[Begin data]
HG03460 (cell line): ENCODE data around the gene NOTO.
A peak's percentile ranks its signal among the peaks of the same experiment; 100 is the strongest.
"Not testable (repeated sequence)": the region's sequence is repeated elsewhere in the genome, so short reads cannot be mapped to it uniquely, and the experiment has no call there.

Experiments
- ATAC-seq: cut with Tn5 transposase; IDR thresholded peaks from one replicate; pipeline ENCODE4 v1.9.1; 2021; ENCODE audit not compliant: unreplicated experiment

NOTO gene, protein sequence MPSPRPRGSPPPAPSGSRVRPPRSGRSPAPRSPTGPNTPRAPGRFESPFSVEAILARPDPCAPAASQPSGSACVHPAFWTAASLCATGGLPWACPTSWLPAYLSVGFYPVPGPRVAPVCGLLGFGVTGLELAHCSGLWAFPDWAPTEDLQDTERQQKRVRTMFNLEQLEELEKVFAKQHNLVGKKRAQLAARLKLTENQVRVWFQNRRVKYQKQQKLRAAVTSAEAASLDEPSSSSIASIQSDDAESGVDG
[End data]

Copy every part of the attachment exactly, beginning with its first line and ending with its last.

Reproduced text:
HG03460 (cell line): ENCODE data around the gene NOTO.
A peak's percentile ranks its signal among the peaks of the same experiment; 100 is the strongest.
"Not testable (repeated sequence)": the region's sequence is repeated elsewhere in the genome, so short reads cannot be mapped to it uniquely, and the experiment has no call there.

Experiments
- ATAC-seq: cut with Tn5 transposase; IDR thresholded peaks from one replicate; pipeline ENCODE4 v1.9.1; 2021; ENCODE audit not compliant: unreplicated experiment

NOTO gene, protein sequence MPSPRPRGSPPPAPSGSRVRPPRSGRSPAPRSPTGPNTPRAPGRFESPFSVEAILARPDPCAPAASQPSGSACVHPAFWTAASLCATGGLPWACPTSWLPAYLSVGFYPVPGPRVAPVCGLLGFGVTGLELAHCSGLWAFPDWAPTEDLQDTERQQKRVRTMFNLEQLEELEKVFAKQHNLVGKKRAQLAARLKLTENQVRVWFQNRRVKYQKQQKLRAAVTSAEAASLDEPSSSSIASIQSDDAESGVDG